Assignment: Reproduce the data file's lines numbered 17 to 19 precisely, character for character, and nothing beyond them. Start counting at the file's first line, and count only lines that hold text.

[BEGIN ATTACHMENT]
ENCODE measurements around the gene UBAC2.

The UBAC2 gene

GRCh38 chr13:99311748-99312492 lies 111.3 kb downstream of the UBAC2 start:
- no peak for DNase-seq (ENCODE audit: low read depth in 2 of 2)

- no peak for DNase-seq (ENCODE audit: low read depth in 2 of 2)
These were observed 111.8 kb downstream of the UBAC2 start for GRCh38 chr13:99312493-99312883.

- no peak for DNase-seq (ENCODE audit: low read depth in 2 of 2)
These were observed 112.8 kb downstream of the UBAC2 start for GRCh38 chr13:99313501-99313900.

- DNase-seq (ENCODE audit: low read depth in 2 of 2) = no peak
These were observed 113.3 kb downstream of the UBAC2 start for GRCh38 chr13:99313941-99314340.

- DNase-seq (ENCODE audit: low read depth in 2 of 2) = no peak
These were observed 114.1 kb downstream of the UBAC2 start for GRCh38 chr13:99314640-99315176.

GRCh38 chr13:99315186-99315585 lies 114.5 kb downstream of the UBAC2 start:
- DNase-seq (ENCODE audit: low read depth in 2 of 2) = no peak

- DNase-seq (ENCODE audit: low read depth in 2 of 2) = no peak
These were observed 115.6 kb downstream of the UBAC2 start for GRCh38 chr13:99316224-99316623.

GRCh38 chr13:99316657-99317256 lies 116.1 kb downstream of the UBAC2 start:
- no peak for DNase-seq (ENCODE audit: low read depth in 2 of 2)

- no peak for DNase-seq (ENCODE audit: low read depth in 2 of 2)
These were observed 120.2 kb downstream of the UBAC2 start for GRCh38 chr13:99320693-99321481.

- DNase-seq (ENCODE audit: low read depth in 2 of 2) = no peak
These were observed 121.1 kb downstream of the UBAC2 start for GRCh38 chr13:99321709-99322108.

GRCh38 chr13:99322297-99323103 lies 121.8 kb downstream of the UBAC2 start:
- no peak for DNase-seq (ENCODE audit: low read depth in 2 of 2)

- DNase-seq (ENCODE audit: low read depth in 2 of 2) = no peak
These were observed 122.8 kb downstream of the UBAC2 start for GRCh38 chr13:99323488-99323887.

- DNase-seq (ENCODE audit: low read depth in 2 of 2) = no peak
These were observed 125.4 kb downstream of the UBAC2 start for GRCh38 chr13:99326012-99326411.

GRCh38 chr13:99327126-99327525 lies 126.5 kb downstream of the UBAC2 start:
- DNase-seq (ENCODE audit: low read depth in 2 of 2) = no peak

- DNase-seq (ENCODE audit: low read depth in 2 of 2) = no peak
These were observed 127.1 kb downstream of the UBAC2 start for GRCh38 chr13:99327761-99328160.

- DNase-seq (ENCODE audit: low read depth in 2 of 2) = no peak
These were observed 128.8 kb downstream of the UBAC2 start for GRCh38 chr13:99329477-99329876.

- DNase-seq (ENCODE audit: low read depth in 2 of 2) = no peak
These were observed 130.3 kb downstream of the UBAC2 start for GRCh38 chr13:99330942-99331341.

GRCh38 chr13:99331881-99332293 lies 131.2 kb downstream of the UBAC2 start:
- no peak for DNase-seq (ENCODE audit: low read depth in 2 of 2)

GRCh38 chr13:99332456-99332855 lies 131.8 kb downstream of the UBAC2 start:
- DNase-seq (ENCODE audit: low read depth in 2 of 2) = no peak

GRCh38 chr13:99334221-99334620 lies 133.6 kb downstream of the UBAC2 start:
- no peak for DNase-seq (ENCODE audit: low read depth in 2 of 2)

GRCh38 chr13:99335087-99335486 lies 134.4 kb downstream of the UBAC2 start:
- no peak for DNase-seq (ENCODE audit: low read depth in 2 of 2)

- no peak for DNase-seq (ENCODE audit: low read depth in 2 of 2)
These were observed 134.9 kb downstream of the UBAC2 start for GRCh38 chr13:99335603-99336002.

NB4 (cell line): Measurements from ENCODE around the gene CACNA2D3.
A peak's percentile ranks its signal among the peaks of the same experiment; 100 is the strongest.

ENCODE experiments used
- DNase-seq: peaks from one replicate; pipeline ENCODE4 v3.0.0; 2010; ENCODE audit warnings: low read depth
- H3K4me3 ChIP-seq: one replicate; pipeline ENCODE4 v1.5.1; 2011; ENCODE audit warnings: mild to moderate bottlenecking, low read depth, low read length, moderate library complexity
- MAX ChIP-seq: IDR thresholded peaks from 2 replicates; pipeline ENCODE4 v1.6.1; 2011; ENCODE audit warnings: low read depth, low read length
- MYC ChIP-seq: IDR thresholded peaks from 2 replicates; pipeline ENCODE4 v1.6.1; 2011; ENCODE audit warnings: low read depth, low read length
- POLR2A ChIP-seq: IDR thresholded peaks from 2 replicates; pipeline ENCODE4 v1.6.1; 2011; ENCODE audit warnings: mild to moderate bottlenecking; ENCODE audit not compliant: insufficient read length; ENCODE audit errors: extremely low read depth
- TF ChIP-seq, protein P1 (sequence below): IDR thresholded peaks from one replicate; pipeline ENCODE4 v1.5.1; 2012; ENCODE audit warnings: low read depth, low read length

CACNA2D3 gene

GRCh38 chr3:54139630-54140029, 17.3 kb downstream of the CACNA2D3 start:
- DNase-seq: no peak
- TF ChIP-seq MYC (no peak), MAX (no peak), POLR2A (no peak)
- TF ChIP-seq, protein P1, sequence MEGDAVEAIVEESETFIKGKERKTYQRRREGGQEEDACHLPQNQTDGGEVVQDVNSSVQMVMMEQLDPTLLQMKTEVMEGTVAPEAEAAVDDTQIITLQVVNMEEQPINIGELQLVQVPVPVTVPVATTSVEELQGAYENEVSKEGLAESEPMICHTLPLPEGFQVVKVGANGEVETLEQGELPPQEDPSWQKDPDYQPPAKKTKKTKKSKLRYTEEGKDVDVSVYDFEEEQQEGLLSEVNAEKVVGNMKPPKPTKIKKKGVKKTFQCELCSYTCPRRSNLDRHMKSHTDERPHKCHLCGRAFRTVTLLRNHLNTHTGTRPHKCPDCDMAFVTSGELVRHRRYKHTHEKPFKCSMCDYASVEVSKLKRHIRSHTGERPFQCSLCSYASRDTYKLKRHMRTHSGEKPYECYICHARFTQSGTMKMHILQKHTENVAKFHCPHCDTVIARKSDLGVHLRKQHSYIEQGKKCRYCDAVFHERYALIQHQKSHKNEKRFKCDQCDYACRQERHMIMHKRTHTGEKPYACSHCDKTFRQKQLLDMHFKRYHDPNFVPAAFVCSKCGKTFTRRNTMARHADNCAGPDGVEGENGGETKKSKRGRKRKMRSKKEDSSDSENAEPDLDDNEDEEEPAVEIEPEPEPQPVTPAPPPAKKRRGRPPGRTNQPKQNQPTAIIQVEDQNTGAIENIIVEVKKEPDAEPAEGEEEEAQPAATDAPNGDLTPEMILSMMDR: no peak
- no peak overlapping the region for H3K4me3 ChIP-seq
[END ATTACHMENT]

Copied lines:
GRCh38 chr13:99316657-99317256 lies 116.1 kb downstream of the UBAC2 start:
- no peak for DNase-seq (ENCODE audit: low read depth in 2 of 2)

- no peak for DNase-seq (ENCODE audit: low read depth in 2 of 2)